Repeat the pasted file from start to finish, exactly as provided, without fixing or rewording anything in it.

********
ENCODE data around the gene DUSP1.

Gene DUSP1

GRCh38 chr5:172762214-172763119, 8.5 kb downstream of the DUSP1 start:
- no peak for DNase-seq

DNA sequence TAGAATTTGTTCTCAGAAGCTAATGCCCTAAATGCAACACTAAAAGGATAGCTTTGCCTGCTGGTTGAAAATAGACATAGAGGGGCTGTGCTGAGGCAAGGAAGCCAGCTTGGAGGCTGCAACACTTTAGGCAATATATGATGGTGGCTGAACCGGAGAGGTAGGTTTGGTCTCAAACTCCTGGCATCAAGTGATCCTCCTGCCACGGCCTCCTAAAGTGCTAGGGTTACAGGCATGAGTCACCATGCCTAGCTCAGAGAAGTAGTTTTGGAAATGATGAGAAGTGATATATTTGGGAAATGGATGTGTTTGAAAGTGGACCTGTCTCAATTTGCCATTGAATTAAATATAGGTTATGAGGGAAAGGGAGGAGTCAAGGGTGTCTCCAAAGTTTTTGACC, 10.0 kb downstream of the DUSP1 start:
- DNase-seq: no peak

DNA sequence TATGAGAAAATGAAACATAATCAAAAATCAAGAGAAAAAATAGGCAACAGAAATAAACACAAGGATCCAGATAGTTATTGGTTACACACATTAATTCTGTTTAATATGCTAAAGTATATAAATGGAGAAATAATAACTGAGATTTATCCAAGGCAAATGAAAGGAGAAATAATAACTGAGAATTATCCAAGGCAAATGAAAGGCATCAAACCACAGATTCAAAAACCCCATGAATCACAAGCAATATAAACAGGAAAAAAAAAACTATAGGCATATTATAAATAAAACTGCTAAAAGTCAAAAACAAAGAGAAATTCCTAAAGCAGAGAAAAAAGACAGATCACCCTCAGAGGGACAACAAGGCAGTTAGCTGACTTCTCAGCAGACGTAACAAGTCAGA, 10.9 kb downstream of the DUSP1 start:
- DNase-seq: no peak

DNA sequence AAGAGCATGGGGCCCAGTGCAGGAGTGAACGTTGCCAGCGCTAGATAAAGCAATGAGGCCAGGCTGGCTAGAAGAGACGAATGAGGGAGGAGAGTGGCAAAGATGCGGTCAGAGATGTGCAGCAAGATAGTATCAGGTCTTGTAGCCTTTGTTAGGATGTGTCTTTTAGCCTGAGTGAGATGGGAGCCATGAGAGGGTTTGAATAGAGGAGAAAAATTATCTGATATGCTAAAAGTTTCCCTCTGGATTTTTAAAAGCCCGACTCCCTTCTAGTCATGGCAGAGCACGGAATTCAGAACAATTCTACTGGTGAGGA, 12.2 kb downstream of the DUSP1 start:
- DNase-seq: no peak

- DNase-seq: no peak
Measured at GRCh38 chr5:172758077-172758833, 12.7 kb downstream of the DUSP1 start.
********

ENCODE data around the gene DUSP1.

Gene DUSP1

GRCh38 chr5:172762214-172763119, 8.5 kb downstream of the DUSP1 start:
- no peak for DNase-seq

DNA sequence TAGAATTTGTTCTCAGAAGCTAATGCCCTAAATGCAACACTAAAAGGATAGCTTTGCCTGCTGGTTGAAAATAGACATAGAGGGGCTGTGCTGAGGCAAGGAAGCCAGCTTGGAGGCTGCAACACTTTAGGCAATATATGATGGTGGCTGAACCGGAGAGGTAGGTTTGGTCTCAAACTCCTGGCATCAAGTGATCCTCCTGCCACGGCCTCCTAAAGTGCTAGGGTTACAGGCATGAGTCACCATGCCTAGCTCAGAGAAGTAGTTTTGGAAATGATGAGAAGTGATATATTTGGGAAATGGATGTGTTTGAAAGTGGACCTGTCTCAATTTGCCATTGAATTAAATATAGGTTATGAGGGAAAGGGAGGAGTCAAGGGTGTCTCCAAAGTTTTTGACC, 10.0 kb downstream of the DUSP1 start:
- DNase-seq: no peak

DNA sequence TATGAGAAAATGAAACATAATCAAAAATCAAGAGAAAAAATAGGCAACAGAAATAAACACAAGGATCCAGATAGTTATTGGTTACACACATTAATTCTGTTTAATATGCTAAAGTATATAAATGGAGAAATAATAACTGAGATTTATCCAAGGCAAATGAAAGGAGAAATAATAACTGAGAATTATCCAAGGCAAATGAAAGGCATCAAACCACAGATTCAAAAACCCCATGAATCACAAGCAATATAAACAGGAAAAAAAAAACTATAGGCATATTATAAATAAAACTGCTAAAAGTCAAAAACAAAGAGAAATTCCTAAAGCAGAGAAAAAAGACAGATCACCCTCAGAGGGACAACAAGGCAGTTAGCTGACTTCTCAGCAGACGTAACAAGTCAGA, 10.9 kb downstream of the DUSP1 start:
- DNase-seq: no peak

DNA sequence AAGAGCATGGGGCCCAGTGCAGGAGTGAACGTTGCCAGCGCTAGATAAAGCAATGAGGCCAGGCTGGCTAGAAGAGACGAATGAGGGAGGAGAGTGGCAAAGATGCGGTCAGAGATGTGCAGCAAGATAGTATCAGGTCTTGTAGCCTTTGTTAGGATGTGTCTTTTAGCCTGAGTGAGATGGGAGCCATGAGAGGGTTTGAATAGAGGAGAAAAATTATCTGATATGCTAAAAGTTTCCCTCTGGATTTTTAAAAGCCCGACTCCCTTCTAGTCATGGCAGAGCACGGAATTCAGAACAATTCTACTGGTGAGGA, 12.2 kb downstream of the DUSP1 start:
- DNase-seq: no peak

- DNase-seq: no peak
Measured at GRCh38 chr5:172758077-172758833, 12.7 kb downstream of the DUSP1 start.